Federal PACs may participate in both federal and non-federal elections. For example, a PAC may work to support candidates for Congress and candidates for a state legislature.
To the extent that they participate in state and local elections, however, PACs will have to ensure compliance with both federal and state election laws. This is true with respect to raising money and spending money.
For example, federal PACs are prohibited from receiving contributions from corporations, but many states allow such contributions to state PACs. To resolve this tension, PACs may wish to establish separate bank accounts — one for federally permissible funds and another for funds that are federally impermissible.
On the expenditure side, PACs engaging in both federal and state election activity — and maintaining separate federal and state bank accounts — will have to allocate the their expenditures between the two pools of funds. The allocation calculations vary depending on the nature of a particular expenditure. For example, administrative cost allocations are calculated differently from public communication expenditures. And fundraising costs have a separate allocation method.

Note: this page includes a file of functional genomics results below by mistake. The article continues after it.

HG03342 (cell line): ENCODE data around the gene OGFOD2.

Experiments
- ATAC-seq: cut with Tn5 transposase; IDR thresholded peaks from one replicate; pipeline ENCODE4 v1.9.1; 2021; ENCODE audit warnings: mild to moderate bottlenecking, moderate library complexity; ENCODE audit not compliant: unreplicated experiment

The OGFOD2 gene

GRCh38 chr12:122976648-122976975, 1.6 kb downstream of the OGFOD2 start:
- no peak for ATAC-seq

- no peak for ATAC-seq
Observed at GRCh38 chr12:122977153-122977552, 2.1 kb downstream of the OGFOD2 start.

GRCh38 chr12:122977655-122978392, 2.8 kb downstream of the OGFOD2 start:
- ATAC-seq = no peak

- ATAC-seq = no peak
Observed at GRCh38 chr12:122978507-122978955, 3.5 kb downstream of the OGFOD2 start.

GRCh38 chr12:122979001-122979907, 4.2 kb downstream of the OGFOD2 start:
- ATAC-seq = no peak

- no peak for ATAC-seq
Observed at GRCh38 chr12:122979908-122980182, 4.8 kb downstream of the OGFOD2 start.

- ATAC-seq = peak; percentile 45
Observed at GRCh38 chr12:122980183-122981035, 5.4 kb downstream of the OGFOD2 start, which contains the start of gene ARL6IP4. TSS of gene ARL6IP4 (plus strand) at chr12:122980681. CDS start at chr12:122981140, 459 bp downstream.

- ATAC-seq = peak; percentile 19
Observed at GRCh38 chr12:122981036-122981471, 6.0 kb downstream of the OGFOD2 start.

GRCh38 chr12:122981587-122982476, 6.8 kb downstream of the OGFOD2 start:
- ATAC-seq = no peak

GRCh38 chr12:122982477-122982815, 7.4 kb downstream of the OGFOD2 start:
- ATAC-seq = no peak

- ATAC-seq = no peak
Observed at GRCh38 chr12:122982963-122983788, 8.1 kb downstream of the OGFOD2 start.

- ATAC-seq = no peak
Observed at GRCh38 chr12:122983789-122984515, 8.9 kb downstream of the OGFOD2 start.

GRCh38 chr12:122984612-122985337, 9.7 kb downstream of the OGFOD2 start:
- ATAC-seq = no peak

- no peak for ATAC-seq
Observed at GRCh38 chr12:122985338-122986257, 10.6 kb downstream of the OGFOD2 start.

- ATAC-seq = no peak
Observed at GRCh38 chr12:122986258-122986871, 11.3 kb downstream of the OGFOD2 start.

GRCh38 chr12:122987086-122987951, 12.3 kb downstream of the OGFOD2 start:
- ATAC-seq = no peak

Finally, PACs engaging in both federal and state election activity will need to be mindful of both federal and state public financial disclosure requirements.